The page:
Possibly the last Heineken Cup, in its current form, anyway. Irish readers, even those with virtually no interest in rugby, will be well aware that PRL (Premiership Rugby Ltd., i.e. the English clubs) attempted a breakaway from the ERC this year. In a nutshell, they wanted more money from the communal kitty, believing that the Premiership is a superior competition to the Rabo Direct Pro12, and, as such, they should be entitled to more money and more qualification slots. They initially managed to get the French on board, but they abandoned ship shortly afterwards and rowed back in with the ERC. So then the Welsh regions jumped on the breakaway competition wagon, but they're such a non-entity in European rugby at the moment that winning them over must surely seem like a bit of a Pyrrhic victory for Quentin Smith et al.
Anyway, the debate about the future of European cup rugby is definitely worthy of a post in its own right. Nobody knows what form the competition will take next year, so for now, all we can do is enjoy the current showdown. Round 5 finished this weekend with Leinster grinding out an away win against Castres to see us topping our pool, with Ospreys at home on Friday to finish out the pool stages. All we need to qualify is a losing bonus point, while a bonus-point win would give us a very vague chance of getting a home quarter-final. However, as shite as Ospreys have been this year, they have ever been our bogey team in the RDS, so a losing bonus point would do me, quite frankly. Round 6 always throws up a few surprise results, but as it stands, the quarter finals look likely to shake out as follows:
Toulouse v Saracens
Toulon v Ulster
Clermont v Leinster
Leicester v Munster
Clermont. Again. I honestly don't know which team will dread that fixture more. Travelling to the Stade Marcel Michelin is always a daunting prospect, and our back-to-back losses to Clermont put us out of the competition last year. Having said that, revenge is always a great motivator. And I don't think there's any team in the knockout stages who'd relish the prospect of hosting us. It's going to be a very interesting set of quarter-finals, that's for sure.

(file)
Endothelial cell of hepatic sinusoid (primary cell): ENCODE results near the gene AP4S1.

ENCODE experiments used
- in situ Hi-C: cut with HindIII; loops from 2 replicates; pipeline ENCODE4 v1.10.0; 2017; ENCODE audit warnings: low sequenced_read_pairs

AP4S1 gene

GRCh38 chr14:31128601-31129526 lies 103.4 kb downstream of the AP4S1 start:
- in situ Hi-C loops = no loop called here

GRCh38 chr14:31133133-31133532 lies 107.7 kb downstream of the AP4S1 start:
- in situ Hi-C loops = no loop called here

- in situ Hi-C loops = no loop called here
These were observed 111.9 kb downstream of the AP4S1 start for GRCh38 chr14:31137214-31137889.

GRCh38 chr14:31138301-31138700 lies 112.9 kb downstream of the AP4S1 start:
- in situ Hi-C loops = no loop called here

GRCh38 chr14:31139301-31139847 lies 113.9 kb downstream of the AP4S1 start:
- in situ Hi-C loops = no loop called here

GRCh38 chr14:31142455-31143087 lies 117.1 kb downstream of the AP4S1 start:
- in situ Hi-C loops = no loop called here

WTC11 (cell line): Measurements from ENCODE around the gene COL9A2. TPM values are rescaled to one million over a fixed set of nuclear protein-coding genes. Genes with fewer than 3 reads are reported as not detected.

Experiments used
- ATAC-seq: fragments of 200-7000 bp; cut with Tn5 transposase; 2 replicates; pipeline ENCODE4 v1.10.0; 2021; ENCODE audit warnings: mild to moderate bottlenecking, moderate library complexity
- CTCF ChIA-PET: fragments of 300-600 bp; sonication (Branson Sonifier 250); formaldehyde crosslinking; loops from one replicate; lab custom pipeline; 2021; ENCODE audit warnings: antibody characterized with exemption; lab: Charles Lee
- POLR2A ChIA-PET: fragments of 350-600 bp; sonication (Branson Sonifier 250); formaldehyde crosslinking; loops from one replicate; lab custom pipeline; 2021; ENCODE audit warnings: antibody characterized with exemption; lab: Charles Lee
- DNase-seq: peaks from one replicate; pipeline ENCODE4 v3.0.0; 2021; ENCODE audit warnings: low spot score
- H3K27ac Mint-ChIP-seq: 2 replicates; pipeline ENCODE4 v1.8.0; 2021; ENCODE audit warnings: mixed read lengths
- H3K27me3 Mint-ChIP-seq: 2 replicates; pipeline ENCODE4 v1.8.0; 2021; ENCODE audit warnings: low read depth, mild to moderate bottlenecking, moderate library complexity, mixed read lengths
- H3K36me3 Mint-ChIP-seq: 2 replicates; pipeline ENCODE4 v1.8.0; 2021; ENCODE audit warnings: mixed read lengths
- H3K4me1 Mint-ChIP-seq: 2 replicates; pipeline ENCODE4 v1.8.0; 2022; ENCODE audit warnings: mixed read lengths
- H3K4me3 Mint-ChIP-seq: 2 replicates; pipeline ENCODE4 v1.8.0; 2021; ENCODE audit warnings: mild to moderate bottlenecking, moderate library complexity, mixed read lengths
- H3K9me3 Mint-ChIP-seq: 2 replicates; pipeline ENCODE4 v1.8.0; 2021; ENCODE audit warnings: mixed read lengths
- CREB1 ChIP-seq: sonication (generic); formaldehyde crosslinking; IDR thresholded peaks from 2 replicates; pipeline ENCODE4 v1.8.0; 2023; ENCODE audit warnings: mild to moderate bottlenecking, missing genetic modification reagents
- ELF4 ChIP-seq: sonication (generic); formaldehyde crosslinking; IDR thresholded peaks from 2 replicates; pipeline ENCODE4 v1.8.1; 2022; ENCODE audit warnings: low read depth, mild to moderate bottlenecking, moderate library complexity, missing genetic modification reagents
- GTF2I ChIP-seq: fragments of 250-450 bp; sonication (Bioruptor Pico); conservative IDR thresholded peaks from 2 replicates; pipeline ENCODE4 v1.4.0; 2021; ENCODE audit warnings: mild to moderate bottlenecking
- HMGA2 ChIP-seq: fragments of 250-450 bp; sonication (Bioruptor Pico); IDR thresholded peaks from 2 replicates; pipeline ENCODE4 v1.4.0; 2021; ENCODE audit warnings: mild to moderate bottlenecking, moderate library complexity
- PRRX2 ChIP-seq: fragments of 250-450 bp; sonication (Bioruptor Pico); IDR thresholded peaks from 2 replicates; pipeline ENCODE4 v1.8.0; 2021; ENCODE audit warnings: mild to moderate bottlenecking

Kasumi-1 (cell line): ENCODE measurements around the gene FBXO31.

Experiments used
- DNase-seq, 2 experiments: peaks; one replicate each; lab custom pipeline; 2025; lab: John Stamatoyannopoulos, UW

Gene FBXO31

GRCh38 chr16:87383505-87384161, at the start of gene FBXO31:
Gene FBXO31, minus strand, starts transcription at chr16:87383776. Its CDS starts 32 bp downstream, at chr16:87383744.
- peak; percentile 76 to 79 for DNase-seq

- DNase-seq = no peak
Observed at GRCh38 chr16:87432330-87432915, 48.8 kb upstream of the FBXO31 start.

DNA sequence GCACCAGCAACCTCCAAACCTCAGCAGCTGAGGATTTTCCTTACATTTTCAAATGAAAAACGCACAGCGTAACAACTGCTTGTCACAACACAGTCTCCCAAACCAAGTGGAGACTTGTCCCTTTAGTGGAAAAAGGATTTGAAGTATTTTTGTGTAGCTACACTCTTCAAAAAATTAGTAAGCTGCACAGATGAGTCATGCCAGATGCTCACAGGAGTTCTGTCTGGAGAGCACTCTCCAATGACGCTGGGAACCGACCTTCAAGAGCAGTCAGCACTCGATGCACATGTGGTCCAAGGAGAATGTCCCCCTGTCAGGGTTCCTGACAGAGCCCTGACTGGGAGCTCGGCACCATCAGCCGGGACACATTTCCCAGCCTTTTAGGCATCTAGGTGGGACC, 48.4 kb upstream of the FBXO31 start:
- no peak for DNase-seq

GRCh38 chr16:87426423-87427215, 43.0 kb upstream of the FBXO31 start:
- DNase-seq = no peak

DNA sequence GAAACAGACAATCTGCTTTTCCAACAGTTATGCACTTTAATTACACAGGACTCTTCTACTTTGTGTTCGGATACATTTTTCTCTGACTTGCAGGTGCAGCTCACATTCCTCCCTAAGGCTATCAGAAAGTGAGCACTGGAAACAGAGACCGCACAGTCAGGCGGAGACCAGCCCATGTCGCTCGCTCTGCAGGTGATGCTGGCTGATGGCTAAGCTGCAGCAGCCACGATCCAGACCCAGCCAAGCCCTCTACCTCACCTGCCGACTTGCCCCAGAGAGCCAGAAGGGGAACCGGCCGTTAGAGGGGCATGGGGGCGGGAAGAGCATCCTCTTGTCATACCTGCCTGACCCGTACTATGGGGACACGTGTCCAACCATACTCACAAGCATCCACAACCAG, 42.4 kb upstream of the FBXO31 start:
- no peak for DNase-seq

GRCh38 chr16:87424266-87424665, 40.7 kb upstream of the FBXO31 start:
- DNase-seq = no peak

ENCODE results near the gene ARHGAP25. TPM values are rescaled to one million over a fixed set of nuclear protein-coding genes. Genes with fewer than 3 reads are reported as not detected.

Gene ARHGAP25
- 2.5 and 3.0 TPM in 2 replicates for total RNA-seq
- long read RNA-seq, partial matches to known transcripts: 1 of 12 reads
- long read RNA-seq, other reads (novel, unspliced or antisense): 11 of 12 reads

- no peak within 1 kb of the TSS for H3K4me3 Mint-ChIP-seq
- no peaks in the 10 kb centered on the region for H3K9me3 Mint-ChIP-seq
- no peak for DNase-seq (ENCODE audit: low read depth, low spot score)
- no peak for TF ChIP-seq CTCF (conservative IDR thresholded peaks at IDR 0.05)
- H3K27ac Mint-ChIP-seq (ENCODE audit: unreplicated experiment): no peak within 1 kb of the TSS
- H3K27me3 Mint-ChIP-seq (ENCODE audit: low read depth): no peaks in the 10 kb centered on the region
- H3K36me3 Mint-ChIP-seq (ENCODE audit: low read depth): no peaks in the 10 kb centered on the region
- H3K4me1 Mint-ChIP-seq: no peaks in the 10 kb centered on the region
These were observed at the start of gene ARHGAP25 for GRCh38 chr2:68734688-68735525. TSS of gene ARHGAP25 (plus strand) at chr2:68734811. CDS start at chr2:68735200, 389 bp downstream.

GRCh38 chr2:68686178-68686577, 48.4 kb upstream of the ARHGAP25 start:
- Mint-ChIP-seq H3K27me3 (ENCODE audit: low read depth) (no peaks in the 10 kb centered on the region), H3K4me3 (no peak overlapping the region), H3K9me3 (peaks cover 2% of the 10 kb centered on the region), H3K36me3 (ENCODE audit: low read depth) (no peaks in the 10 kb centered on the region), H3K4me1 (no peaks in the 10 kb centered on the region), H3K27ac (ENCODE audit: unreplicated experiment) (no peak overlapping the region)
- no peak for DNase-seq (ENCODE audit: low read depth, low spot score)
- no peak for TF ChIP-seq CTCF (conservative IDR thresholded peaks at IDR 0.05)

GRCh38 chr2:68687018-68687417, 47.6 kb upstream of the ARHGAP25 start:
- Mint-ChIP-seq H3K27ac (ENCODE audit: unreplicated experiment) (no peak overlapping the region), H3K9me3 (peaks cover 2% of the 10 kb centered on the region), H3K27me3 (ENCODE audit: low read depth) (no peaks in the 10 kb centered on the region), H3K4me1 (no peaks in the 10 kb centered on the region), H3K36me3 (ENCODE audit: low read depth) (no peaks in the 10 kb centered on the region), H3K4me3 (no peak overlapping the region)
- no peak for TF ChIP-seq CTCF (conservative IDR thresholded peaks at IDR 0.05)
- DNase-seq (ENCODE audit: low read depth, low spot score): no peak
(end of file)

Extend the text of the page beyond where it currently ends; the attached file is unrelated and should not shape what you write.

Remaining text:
So, onwards to the food. Today's recipe is the third of the Lidl "7 Family Meals for €50" collection. I should point out at this juncture that I'm not posting these in the order they appear in the booklet, but rather the order I felt like cooking them in. This is the "Sunday dinner" of the booklet, probably because it's the most expensive dish of the lot. But you know me, I'm nothing if not rebellious, so we had this for dinner on Friday night instead. It might sound a *little* esoteric for the more beige-palated amongst you, but you really should give it a go, even if you think you don't like one or more of the individual ingredients, because they really do marry brilliantly together to give a whole that's a lot greater than the sum of its parts.
Pork Chops with Gorgonzola and Roasted Pears - serves 4
4 pork loin chops 4 pears, cut in half & cored
4 small onions, peeled & quartered 100g gorgonzola
20 sage leaves 1 tsp sugar
12 baby potatoes, quartered 3 tbs olive oil
Knob of butter 150ml water
Salt & pepper
1. Preheat oven to 180C. Put the potatoes, pears and onions into a large baking tray, drizzle over the oil, season with salt & pepper and give everything a good toss to coat. Dot with the butter, scatter over the sage leaves, add the water, then cover with foil and roast for 20 minutes.
2. Remove the foil, jack the heat up to 200C, sprinkle over the sugar and return to the oven for another 10 - 15 minutes until everything is lovely and golden.
3. Meanwhile, pan-fry or griddle the pork chops for 3 minutes on each side, finishing with it on its side to crisp up the fat.
4. Split the potato & pear mix between four warmed plates, scatter over the gorgonzola and top with a pork chop. Enjoy!
Suggestions: I spread both sides of the chops with wholegrain mustard before cooking. Also, the second time I made this, I added the gorgonzola to the baking tray for the last couple of minutes in the oven rather than waiting til it was plated up, and it made for extra-delicious oozey meltiness.
By the way, you should totally use the leftover gorgonzola to make the blue cheese butter used in the Mexican Lasagna post from last week.